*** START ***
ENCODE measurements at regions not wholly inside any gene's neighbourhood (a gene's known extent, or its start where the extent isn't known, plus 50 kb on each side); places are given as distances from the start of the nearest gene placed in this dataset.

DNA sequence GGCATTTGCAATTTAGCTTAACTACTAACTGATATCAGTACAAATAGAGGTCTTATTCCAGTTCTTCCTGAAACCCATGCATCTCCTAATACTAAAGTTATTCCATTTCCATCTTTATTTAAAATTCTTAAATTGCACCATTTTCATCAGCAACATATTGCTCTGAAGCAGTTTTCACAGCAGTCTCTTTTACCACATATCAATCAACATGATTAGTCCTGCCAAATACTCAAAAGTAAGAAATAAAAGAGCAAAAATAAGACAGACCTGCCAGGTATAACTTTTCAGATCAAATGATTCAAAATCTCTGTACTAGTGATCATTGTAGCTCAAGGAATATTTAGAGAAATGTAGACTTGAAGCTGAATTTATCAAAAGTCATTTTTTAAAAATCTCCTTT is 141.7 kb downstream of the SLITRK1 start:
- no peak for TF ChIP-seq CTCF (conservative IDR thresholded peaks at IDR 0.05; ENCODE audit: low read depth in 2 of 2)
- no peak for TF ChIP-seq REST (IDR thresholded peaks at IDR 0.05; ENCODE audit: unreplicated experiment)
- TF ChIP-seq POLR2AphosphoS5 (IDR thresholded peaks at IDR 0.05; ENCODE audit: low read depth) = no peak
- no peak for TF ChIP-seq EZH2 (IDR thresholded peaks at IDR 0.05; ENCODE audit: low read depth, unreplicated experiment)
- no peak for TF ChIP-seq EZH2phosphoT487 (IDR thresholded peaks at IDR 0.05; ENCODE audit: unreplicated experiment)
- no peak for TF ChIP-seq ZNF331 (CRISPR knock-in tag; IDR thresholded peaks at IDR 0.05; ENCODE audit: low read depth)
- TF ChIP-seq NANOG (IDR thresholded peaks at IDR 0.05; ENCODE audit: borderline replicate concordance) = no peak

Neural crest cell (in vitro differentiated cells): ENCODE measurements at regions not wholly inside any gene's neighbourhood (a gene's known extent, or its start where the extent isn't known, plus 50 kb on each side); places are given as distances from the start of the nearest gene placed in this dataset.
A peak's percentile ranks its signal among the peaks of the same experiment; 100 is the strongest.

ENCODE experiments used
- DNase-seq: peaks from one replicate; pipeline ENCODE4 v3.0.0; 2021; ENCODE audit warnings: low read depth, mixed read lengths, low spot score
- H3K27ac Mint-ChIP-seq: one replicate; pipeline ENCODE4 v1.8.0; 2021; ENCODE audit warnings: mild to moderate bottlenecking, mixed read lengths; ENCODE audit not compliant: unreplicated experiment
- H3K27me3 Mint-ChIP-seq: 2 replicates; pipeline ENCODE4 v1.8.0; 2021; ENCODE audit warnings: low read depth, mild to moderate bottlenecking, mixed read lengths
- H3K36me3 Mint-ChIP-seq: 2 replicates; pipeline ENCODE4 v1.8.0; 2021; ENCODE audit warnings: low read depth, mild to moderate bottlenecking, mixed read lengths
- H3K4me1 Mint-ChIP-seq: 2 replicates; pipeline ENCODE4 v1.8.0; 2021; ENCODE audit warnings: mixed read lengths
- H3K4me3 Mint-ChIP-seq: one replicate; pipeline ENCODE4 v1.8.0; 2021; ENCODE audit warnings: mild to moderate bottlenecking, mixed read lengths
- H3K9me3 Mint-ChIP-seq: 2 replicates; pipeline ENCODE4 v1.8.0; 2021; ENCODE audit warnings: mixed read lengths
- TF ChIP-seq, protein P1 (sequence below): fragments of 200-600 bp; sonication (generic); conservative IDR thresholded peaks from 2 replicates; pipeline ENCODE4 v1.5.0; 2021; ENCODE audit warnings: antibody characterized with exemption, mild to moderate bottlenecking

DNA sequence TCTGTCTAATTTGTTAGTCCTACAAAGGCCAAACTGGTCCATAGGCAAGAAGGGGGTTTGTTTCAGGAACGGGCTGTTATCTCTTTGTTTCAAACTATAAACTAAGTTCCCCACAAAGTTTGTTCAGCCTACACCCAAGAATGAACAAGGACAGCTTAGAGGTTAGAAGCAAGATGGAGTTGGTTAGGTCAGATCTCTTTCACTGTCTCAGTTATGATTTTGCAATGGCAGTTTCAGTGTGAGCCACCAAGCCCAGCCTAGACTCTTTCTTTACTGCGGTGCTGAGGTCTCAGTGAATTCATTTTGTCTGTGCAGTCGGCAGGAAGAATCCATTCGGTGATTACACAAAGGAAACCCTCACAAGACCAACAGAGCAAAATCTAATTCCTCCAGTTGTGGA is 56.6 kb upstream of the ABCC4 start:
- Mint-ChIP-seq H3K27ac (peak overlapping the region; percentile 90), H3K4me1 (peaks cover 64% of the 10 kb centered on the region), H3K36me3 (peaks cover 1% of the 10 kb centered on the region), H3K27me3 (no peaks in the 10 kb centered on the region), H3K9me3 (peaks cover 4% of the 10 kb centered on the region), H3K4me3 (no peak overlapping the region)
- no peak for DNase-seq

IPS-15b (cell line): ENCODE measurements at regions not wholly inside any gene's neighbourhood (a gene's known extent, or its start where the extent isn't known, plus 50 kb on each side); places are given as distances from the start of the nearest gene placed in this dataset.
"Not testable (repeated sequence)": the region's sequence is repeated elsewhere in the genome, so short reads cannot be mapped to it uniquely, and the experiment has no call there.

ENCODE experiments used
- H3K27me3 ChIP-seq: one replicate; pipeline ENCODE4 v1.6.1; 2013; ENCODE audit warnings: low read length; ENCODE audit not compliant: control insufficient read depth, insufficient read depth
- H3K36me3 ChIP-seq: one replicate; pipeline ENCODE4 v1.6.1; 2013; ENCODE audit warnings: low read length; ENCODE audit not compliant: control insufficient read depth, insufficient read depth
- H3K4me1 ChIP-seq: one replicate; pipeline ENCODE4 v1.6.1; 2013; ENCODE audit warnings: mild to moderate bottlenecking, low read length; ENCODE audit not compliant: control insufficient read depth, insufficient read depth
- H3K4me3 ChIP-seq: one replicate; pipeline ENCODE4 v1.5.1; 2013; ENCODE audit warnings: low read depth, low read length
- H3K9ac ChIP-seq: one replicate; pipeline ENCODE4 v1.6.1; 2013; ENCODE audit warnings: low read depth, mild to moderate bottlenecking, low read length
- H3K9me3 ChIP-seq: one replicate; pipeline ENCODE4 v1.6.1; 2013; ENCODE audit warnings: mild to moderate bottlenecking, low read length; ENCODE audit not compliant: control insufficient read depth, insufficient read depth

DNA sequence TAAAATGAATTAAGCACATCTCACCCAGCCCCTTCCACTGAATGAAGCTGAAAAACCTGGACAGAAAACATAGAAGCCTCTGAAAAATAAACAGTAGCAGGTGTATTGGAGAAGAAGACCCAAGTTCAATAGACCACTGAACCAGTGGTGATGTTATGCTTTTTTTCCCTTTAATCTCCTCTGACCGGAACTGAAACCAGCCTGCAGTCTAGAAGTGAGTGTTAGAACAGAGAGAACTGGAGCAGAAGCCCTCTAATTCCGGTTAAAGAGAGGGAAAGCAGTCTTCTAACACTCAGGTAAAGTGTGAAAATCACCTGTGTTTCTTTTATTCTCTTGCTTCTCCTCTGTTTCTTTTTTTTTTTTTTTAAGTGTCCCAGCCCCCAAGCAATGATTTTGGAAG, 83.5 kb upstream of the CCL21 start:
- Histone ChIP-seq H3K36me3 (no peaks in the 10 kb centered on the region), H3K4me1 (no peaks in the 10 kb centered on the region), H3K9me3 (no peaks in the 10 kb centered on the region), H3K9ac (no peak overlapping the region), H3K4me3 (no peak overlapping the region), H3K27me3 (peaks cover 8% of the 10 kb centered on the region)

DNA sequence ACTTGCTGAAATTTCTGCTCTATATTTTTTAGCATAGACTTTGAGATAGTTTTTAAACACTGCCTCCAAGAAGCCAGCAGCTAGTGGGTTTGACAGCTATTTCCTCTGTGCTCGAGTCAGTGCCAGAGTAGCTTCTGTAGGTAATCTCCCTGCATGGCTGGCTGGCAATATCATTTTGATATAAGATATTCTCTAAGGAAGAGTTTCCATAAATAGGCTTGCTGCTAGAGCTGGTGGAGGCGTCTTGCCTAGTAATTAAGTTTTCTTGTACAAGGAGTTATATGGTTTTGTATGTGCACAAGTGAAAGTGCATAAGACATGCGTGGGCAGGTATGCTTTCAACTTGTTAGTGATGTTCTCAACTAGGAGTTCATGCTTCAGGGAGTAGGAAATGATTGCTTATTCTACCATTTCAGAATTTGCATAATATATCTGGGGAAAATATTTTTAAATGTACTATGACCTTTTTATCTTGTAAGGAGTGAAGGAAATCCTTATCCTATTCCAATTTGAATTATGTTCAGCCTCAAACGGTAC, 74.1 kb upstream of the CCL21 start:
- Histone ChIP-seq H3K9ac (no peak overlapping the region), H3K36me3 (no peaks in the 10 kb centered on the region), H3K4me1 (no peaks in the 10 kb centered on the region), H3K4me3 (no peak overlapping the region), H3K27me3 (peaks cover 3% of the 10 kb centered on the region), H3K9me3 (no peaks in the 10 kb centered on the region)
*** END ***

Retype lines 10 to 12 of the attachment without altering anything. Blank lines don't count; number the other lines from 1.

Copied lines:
Neural crest cell (in vitro differentiated cells): ENCODE measurements at regions not wholly inside any gene's neighbourhood (a gene's known extent, or its start where the extent isn't known, plus 50 kb on each side); places are given as distances from the start of the nearest gene placed in this dataset.
A peak's percentile ranks its signal among the peaks of the same experiment; 100 is the strongest.

ENCODE experiments used